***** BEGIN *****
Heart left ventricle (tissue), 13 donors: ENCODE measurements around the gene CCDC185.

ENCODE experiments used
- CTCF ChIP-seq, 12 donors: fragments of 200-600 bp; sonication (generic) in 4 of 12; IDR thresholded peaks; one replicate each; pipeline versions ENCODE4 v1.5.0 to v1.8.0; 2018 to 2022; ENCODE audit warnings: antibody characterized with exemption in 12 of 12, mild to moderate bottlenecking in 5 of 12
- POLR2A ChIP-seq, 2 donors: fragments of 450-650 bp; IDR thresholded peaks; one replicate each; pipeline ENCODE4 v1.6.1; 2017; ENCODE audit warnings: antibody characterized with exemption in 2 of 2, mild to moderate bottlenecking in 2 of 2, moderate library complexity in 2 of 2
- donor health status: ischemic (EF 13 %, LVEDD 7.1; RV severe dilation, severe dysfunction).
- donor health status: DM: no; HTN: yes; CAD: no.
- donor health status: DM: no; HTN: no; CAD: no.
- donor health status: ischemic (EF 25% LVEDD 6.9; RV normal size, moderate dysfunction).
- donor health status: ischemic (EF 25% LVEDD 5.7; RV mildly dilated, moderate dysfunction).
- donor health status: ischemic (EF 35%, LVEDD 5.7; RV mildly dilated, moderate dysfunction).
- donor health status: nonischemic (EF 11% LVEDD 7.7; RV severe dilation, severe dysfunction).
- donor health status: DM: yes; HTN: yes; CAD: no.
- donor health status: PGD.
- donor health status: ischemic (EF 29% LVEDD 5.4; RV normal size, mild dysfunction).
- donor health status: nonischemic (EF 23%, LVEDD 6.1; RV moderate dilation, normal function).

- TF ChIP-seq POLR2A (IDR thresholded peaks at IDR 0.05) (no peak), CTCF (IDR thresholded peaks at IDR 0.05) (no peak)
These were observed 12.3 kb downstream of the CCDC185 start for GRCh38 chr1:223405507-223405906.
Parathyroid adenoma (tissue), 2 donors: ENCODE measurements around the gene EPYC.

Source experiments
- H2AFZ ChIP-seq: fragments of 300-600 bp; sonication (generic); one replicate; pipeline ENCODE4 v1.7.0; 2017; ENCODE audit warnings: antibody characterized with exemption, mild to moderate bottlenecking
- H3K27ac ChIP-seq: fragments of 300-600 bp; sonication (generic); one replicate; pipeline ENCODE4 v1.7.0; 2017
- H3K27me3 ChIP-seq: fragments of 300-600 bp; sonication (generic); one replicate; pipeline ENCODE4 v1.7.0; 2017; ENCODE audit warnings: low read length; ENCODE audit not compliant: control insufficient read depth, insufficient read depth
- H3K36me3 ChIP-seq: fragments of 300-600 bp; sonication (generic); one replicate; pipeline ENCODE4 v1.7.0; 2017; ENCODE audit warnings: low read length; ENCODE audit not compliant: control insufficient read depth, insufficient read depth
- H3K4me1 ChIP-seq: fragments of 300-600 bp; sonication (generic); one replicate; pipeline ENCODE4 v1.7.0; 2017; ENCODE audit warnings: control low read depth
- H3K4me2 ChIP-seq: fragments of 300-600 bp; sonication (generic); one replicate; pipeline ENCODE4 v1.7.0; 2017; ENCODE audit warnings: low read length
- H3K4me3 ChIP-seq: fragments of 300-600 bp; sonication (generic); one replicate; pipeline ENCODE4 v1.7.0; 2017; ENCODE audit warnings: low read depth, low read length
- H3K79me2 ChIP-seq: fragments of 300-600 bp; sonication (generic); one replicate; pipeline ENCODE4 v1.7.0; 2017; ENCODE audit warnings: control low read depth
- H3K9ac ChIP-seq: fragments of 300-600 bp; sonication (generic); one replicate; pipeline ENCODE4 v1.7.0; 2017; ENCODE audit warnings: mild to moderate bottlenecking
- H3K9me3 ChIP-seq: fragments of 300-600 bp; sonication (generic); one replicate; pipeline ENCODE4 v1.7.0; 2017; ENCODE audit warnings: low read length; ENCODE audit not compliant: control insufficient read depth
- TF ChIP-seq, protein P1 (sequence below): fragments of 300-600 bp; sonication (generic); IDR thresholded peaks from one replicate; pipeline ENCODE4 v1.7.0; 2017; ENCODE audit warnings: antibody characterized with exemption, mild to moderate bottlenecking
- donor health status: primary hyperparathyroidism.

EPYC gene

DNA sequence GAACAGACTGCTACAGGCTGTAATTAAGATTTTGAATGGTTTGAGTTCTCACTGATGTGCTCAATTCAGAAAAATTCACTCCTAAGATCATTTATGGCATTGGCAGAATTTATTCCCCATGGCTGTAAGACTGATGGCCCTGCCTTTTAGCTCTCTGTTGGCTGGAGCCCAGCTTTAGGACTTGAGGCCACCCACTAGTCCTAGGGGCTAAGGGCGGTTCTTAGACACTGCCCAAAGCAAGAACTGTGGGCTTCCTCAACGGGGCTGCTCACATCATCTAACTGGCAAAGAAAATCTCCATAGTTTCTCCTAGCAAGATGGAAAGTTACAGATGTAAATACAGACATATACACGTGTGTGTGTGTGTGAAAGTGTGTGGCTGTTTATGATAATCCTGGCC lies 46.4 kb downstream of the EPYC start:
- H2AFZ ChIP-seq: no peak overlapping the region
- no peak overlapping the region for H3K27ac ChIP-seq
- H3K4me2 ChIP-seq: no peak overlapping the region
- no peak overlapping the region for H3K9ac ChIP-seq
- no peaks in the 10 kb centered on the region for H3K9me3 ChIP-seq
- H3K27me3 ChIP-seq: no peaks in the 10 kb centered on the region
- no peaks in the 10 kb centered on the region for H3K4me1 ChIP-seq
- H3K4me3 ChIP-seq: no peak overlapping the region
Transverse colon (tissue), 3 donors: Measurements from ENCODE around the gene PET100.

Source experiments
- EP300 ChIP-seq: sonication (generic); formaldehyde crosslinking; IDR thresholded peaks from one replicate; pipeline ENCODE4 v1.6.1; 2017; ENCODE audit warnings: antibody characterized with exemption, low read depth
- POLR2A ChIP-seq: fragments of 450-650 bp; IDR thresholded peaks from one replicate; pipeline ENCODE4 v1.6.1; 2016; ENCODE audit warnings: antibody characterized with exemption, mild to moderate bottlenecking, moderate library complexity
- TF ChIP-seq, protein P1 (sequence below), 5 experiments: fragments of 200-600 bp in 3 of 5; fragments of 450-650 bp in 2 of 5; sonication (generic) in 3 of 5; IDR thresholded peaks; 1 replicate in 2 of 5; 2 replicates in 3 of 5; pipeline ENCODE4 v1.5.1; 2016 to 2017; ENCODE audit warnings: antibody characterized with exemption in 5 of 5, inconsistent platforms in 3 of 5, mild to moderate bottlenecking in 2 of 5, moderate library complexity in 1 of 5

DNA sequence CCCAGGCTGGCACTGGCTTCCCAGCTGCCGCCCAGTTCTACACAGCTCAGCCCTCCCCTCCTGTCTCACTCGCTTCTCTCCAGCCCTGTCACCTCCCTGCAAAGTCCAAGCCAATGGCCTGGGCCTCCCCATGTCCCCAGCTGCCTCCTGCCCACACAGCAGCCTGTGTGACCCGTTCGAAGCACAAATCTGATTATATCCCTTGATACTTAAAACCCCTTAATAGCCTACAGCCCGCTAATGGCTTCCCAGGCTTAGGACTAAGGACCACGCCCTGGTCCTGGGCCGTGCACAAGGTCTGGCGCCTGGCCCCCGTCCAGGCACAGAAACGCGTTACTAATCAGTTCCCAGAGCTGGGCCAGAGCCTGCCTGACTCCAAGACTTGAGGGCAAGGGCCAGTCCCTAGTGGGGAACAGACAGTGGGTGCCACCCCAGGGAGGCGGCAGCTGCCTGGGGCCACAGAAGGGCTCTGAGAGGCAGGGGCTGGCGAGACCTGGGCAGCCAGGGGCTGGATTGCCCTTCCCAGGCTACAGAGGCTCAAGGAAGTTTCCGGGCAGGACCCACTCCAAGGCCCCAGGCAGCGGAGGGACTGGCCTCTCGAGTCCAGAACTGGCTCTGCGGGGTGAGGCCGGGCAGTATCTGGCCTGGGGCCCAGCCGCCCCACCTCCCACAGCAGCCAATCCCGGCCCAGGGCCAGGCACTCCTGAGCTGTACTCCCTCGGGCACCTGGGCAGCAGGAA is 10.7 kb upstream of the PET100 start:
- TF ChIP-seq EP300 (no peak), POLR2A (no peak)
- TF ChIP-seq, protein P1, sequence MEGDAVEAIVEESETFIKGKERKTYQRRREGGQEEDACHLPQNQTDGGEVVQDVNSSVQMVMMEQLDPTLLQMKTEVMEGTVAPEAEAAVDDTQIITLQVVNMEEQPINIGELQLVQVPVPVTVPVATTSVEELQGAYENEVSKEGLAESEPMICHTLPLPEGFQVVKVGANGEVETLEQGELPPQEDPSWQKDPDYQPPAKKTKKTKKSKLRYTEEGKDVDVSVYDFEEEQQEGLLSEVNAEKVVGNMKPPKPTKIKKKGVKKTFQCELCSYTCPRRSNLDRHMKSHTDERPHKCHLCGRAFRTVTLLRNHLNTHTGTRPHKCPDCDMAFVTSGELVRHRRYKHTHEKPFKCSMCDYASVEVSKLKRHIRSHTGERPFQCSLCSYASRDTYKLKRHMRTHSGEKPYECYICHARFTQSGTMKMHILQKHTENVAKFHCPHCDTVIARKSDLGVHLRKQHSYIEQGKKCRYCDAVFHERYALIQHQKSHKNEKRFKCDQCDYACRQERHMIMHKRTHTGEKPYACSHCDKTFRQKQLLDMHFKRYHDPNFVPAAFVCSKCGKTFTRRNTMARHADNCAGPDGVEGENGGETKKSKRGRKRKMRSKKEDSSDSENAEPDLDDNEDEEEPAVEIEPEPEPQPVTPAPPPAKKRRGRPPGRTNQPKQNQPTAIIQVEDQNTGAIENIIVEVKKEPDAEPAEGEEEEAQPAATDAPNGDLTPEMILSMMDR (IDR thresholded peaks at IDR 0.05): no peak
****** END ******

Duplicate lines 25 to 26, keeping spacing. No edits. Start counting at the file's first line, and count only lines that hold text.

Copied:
- H3K4me2 ChIP-seq: fragments of 300-600 bp; sonication (generic); one replicate; pipeline ENCODE4 v1.7.0; 2017; ENCODE audit warnings: low read length
- H3K4me3 ChIP-seq: fragments of 300-600 bp; sonication (generic); one replicate; pipeline ENCODE4 v1.7.0; 2017; ENCODE audit warnings: low read depth, low read length